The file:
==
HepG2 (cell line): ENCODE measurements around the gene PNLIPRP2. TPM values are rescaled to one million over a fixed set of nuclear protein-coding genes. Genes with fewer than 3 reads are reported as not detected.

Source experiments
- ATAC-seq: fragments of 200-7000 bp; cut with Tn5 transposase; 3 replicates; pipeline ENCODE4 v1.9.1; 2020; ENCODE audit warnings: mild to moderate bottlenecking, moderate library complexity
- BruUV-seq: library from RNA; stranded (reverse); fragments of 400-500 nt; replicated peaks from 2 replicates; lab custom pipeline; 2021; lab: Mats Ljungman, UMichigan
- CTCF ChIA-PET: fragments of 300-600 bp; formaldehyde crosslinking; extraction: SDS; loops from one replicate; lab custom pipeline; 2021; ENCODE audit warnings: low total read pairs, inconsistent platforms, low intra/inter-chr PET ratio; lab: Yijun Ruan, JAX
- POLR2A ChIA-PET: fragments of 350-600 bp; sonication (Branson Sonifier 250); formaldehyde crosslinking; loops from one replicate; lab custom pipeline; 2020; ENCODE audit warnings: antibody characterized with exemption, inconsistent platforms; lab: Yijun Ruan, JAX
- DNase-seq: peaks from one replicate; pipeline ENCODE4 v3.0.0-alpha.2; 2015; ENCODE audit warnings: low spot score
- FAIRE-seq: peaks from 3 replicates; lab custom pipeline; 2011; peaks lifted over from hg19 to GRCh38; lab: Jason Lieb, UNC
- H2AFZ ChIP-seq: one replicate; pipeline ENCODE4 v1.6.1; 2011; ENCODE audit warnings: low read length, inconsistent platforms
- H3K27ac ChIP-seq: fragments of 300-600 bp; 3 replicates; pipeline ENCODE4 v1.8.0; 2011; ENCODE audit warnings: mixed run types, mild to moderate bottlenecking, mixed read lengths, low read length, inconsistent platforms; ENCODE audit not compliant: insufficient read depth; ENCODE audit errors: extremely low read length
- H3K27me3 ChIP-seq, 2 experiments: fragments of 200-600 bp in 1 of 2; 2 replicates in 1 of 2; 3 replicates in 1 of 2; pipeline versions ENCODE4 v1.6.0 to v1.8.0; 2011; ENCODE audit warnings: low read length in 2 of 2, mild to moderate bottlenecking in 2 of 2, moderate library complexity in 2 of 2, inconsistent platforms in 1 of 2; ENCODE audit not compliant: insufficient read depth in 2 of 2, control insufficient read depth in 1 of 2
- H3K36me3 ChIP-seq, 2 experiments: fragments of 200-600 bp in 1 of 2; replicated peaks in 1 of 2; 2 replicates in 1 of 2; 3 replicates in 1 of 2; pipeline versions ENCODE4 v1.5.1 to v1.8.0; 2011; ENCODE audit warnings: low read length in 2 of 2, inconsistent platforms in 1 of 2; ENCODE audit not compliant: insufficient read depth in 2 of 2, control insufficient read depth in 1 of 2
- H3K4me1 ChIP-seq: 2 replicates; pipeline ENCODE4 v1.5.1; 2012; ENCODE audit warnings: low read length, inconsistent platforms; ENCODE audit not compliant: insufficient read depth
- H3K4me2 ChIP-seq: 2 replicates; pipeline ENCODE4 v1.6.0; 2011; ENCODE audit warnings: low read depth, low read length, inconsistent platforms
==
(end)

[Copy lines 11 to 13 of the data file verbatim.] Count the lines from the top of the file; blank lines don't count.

- H3K27me3 ChIP-seq, 2 experiments: fragments of 200-600 bp in 1 of 2; 2 replicates in 1 of 2; 3 replicates in 1 of 2; pipeline versions ENCODE4 v1.6.0 to v1.8.0; 2011; ENCODE audit warnings: low read length in 2 of 2, mild to moderate bottlenecking in 2 of 2, moderate library complexity in 2 of 2, inconsistent platforms in 1 of 2; ENCODE audit not compliant: insufficient read depth in 2 of 2, control insufficient read depth in 1 of 2
- H3K36me3 ChIP-seq, 2 experiments: fragments of 200-600 bp in 1 of 2; replicated peaks in 1 of 2; 2 replicates in 1 of 2; 3 replicates in 1 of 2; pipeline versions ENCODE4 v1.5.1 to v1.8.0; 2011; ENCODE audit warnings: low read length in 2 of 2, inconsistent platforms in 1 of 2; ENCODE audit not compliant: insufficient read depth in 2 of 2, control insufficient read depth in 1 of 2
- H3K4me1 ChIP-seq: 2 replicates; pipeline ENCODE4 v1.5.1; 2012; ENCODE audit warnings: low read length, inconsistent platforms; ENCODE audit not compliant: insufficient read depth